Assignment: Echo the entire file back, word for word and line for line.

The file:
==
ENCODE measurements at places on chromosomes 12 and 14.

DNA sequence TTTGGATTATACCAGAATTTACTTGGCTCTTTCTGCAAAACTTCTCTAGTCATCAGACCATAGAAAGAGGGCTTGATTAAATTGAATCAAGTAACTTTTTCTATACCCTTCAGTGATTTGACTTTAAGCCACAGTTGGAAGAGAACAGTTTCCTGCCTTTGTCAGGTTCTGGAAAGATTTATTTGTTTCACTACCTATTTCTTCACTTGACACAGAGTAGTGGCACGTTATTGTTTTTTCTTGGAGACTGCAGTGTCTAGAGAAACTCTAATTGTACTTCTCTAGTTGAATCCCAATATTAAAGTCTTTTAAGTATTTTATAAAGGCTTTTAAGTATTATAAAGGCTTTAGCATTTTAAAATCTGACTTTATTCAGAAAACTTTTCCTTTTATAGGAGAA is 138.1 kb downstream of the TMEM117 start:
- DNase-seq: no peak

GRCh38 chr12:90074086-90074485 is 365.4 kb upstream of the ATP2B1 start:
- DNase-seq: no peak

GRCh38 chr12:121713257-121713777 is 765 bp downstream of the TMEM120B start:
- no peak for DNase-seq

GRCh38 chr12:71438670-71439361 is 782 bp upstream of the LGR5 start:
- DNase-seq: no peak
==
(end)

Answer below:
ENCODE measurements at places on chromosomes 12 and 14.

DNA sequence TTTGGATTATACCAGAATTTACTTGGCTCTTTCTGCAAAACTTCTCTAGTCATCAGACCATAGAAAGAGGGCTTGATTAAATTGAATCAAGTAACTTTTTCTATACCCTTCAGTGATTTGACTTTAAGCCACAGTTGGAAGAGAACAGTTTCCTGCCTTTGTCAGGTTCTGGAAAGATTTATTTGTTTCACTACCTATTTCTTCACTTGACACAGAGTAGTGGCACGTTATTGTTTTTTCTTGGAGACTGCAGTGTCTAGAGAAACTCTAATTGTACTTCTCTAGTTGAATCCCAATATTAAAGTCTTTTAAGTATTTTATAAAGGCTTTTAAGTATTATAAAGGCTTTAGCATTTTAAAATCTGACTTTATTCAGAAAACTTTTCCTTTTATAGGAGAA is 138.1 kb downstream of the TMEM117 start:
- DNase-seq: no peak

GRCh38 chr12:90074086-90074485 is 365.4 kb upstream of the ATP2B1 start:
- DNase-seq: no peak

GRCh38 chr12:121713257-121713777 is 765 bp downstream of the TMEM120B start:
- no peak for DNase-seq

GRCh38 chr12:71438670-71439361 is 782 bp upstream of the LGR5 start:
- DNase-seq: no peak